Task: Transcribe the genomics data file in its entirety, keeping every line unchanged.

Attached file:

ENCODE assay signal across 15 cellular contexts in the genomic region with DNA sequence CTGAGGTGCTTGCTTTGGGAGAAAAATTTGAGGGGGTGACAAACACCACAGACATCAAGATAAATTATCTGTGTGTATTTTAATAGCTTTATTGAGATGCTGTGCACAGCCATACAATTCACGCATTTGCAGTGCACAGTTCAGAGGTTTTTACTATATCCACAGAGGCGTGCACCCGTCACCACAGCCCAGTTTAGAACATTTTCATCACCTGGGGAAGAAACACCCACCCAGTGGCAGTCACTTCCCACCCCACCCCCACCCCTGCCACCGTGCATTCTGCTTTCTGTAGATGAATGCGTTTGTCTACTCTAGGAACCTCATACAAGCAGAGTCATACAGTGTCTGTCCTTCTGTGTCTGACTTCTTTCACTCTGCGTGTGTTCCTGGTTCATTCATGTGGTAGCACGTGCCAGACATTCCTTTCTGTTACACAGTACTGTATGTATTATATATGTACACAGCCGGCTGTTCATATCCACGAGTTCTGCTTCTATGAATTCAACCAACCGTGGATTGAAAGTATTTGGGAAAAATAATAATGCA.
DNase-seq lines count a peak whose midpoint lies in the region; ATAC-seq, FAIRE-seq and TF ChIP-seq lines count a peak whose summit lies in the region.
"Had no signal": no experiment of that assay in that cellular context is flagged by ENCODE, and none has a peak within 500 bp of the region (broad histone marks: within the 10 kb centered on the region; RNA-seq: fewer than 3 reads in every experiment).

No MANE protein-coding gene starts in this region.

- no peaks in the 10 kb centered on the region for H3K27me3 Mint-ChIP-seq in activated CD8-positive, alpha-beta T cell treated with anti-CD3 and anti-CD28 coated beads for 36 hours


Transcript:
ENCODE assay signal across 15 cellular contexts in the genomic region with DNA sequence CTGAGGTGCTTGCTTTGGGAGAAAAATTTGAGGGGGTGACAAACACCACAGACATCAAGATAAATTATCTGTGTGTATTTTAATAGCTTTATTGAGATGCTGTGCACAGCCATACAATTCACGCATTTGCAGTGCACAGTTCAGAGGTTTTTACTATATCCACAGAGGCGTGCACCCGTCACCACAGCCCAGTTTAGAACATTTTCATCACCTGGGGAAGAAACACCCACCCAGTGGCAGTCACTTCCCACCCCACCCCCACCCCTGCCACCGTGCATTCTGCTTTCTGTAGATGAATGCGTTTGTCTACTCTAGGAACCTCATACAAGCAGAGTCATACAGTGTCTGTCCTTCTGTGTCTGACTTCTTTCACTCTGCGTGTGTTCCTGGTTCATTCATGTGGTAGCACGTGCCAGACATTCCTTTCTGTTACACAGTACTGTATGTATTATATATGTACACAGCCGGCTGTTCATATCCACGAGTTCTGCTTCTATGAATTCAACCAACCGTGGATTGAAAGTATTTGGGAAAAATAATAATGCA.
DNase-seq lines count a peak whose midpoint lies in the region; ATAC-seq, FAIRE-seq and TF ChIP-seq lines count a peak whose summit lies in the region.
"Had no signal": no experiment of that assay in that cellular context is flagged by ENCODE, and none has a peak within 500 bp of the region (broad histone marks: within the 10 kb centered on the region; RNA-seq: fewer than 3 reads in every experiment).

No MANE protein-coding gene starts in this region.

- no peaks in the 10 kb centered on the region for H3K27me3 Mint-ChIP-seq in activated CD8-positive, alpha-beta T cell treated with anti-CD3 and anti-CD28 coated beads for 36 hours